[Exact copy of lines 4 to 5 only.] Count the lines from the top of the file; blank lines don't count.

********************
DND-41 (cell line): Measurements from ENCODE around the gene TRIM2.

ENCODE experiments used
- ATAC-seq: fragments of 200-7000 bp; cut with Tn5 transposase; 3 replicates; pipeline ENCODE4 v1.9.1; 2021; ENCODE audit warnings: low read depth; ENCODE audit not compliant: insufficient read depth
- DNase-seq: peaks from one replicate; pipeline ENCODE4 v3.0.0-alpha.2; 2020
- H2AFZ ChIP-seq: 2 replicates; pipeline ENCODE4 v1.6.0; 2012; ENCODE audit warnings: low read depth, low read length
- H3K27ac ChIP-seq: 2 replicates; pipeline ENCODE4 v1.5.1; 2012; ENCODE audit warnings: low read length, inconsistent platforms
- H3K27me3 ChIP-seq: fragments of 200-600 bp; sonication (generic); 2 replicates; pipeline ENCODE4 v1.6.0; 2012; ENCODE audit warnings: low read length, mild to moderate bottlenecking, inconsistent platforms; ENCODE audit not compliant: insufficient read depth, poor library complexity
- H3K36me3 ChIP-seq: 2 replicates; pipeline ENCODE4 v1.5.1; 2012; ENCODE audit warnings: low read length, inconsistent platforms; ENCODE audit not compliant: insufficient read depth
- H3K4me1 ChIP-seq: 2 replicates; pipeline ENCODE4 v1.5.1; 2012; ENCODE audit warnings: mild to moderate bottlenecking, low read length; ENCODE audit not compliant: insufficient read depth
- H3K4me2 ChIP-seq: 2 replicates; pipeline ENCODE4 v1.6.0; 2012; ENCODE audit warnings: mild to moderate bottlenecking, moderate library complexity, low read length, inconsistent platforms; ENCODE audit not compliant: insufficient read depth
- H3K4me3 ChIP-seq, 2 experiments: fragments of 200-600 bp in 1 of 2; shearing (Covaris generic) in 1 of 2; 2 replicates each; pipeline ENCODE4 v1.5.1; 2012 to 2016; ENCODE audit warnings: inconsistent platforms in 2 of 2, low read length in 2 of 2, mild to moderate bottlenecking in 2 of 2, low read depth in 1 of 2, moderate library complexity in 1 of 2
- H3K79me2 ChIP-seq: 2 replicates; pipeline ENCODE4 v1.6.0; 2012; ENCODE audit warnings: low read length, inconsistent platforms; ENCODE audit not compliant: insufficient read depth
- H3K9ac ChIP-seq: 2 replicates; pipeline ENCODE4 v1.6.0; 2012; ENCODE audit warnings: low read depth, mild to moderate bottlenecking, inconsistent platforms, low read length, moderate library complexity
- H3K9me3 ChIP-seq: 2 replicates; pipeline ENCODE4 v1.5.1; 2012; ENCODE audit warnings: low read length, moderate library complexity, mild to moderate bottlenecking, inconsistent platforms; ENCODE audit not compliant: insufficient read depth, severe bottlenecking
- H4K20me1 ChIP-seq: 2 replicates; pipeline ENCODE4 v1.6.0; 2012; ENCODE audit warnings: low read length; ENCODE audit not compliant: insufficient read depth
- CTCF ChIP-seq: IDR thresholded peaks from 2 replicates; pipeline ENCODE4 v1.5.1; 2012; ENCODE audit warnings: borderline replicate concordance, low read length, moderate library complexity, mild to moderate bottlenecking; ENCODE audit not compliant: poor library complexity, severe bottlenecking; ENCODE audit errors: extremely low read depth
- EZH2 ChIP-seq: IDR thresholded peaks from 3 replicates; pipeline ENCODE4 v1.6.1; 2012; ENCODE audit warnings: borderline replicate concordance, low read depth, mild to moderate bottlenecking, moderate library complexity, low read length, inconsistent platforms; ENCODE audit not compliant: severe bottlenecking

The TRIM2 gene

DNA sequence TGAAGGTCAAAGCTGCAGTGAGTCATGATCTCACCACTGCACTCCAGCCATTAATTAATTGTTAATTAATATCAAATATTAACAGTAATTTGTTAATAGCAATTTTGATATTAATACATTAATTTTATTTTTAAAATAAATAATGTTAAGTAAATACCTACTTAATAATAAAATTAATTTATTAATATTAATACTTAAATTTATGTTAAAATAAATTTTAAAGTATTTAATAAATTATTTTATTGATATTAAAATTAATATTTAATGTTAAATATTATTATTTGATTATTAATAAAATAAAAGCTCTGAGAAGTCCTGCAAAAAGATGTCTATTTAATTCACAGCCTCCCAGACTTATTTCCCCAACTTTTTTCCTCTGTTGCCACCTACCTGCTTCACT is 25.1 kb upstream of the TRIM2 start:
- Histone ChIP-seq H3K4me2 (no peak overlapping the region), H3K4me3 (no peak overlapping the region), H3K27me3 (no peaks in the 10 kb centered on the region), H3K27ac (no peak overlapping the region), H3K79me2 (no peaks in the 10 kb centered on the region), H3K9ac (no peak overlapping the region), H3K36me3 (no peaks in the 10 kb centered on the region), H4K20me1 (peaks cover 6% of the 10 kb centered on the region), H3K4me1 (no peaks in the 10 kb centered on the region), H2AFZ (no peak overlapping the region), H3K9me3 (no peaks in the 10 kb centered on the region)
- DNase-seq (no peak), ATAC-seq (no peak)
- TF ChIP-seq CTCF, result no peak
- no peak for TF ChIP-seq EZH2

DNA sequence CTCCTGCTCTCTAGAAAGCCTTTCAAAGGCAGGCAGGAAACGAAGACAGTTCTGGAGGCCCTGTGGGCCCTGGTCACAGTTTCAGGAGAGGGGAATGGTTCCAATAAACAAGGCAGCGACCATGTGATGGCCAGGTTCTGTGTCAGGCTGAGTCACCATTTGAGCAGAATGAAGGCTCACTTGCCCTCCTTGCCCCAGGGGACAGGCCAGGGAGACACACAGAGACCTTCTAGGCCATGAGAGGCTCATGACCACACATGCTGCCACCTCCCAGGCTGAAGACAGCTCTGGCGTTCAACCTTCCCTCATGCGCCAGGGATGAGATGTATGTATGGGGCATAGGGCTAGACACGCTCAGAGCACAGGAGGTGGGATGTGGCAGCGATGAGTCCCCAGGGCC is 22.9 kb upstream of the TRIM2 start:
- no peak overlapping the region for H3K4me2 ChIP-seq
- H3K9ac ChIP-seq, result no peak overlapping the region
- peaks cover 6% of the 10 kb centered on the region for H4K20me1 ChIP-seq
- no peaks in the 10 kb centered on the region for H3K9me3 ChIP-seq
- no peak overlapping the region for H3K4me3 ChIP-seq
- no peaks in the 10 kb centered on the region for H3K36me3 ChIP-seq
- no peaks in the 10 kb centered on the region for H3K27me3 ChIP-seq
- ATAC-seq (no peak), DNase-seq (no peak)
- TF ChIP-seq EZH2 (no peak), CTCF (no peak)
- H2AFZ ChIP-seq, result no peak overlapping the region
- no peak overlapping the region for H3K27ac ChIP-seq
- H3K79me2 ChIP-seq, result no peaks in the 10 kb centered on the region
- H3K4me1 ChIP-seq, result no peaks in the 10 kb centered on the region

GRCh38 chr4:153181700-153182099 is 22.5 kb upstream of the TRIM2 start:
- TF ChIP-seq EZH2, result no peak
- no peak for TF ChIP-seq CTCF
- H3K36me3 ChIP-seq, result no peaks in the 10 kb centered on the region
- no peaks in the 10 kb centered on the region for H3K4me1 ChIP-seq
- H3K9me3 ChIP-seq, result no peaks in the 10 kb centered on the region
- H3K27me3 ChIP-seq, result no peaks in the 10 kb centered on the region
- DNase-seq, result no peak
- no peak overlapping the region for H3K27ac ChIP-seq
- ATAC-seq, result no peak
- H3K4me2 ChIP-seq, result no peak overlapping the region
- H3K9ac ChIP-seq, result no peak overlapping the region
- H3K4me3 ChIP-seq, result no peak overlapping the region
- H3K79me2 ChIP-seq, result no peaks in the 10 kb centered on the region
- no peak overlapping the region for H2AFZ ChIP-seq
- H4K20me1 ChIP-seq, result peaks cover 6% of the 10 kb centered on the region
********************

- DNase-seq: peaks from one replicate; pipeline ENCODE4 v3.0.0-alpha.2; 2020
- H2AFZ ChIP-seq: 2 replicates; pipeline ENCODE4 v1.6.0; 2012; ENCODE audit warnings: low read depth, low read length